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Dalvin Cook fits Terry Fontenot’s mold for veteran free agents

Don’t the Falcons already have lots of running backs? Yes, but not enough.

Minnesota Vikings v Chicago Bears Photo by Quinn Harris/Getty Images

We’re still trying to figure out exactly what Atlanta general manager Terry Fontenot values despite being deep into his third offseason. In the same way someone may struggle to find out what food you like when you are grocery shopping when broke, a lot of Fontenot’s moves have been out of necessity versus his preference. Plenty of moves in 2021 and 2022 were either off-brands or from the discount bin.

In 2023, while we learned a lot about Fontenot’s approach when he’s ready to make a splash, we also learned that the man still loves a good deal.

Fontenot made a few multi-year pacts with big (and medium) name free agents, like Jessie Bates down to Kaden Elliss, but he still swung on multiple veterans ready to sign a prove-it deal with Atlanta. Players like Bud Dupree, Calais Campbell, and Mack Hollins signed one-year deals and have a great opportunity to start, while others on two-year deals like Lorenzo Carter (again) and Mike Hughes could be gone after only one year if they don’t play up to snuff.

Cordarrelle Patterson has been Fontenot’s successful prototype: a veteran player who came in “cheap” and significantly outperformed his contract. Patterson was too limited in multiple different offensive schemes and too old for other teams to find upside. In Atlanta it all came together, with Patterson putting up career highs, topping over 1,000 offensive yards and over 10 touchdowns in his first season. Patterson remained a major piece of the offense a year ago.

There are definitely a good number of players who could fit Fontenot’s mold of a cheap reclamation project, and at least one of them is at running back. Dalvin Cook won’t be as cheap as Patterson, but despite an anticipated strong market for his services, rumors of visits and interests have been nonexistent. Teams aren’t getting into a bidding war, perhaps with few willing to bring in an almost-28 year old player at a devalued position.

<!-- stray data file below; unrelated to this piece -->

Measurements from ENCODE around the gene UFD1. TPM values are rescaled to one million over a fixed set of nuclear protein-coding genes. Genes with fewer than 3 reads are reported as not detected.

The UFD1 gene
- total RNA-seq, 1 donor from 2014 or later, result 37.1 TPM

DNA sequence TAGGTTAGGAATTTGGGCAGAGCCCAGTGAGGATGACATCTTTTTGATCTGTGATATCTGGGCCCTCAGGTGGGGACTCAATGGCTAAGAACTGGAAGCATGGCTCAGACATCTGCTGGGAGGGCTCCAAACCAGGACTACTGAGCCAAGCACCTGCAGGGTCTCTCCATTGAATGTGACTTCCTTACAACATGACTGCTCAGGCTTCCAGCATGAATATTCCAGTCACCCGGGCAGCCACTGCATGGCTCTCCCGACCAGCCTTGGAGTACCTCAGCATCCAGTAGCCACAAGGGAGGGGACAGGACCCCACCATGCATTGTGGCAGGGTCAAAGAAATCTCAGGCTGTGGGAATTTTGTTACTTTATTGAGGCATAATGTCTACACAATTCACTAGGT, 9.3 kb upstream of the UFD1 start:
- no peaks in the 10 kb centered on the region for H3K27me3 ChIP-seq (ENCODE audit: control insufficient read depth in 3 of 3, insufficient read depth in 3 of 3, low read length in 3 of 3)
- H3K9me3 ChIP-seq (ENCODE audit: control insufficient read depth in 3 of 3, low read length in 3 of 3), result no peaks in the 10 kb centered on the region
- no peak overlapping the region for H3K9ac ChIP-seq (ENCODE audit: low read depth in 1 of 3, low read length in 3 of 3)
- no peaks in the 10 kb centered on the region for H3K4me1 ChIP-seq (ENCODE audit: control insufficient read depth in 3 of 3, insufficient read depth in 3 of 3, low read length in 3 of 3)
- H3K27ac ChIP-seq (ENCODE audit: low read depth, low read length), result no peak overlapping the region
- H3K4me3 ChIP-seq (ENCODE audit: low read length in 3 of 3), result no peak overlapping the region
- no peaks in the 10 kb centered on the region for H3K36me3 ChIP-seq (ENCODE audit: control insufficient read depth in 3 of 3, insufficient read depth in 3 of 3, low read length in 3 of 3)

You know who doesn’t care about positional value? The general manager who has taken a tight end and a running back in the top-10 of the NFL draft. Fontenot also signed Patterson in his age-31 season only for Atlanta to switch his position full-time. At 5-foot-10 and 210-pounds with receiving chops and a history of scoring a ton of touchdowns, Cook also has the size and skillset head coach Arthur Smith is looking for in... well... seemingly every single one of his offensive players.

Under Smith and Fontenot, the Falcons have been much more interested in adding talent, and allowing that talent to blossom in multiple spots in the lineup, than simply filling out a standard depth chart. Further, the Falcons lead the league in rushing with 559 attempts, and the run game didn’t get to rolling until late in the year under Tyler Allgeier. When compared to only 415 passing attempts, Smith ran the ball an absurd (in 2022) 57% of the time.

Considering Smith’s success and astounding creativity in the run game, and in light of sophomore passer Desmond Ridder and limited wide receiver depth, it’d be reasonable to expect that percentage to increase. I fully expect this team to be the run game first. Everything else a distant second.

Even with top pick Bijan Robinson, rookie phenom Allgeier, and the versatile Patterson filling in, are the Falcons short on snaps? The team is certainly short on depth without Caleb Huntley. If the plan is for 600 to 650 rushes, the team is short on snaps even if everyone remains healthy. Assuming an injury at a particularly injury-prone position, the Falcons have some substantial risk at being unable to establish its identity if the hits start coming.

The potential solution? A versatile, established back who could show off his value as an electric backup. The Falcons still sit at around $10 million in cap space. Could Cook, believed to be healthy after nagging shoulder issues since 2019, have a Patterson-esque season in a dream scheme for a running back?

For Smith, the potential to throw Cook in the mix along with the team’s other offensive weapons has to feel like yet another edge on a team desperate for them. Not only can Smith develop plays to take advantage of his team’s talent, he can design bespoke game plans for each and every defense he faces. What front seven could potentially cover all these wrinkles?

Cook will have options, but the Falcons can offer an offense unlike few others in the league, one where running backs are valued and play an integral role in the team’s identity. The Falcons would protect themselves against injury, but more than that, they’d add one more talented player to an offense that could always use another.